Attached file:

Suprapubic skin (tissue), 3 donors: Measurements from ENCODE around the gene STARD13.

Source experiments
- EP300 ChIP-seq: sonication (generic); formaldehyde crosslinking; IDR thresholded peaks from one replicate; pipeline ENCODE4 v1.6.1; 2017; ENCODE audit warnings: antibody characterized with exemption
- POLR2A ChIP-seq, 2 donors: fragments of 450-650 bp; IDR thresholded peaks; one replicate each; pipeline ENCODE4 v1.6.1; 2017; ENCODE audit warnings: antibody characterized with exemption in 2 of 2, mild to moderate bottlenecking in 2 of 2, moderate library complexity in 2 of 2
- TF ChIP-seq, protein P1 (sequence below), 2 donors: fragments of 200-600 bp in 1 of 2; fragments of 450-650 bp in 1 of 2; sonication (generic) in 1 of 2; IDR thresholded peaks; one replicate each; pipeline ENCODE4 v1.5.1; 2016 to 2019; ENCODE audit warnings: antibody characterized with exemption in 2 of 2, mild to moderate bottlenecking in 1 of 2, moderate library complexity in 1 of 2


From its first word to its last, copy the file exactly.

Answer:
Suprapubic skin (tissue), 3 donors: Measurements from ENCODE around the gene STARD13.

Source experiments
- EP300 ChIP-seq: sonication (generic); formaldehyde crosslinking; IDR thresholded peaks from one replicate; pipeline ENCODE4 v1.6.1; 2017; ENCODE audit warnings: antibody characterized with exemption
- POLR2A ChIP-seq, 2 donors: fragments of 450-650 bp; IDR thresholded peaks; one replicate each; pipeline ENCODE4 v1.6.1; 2017; ENCODE audit warnings: antibody characterized with exemption in 2 of 2, mild to moderate bottlenecking in 2 of 2, moderate library complexity in 2 of 2
- TF ChIP-seq, protein P1 (sequence below), 2 donors: fragments of 200-600 bp in 1 of 2; fragments of 450-650 bp in 1 of 2; sonication (generic) in 1 of 2; IDR thresholded peaks; one replicate each; pipeline ENCODE4 v1.5.1; 2016 to 2019; ENCODE audit warnings: antibody characterized with exemption in 2 of 2, mild to moderate bottlenecking in 1 of 2, moderate library complexity in 1 of 2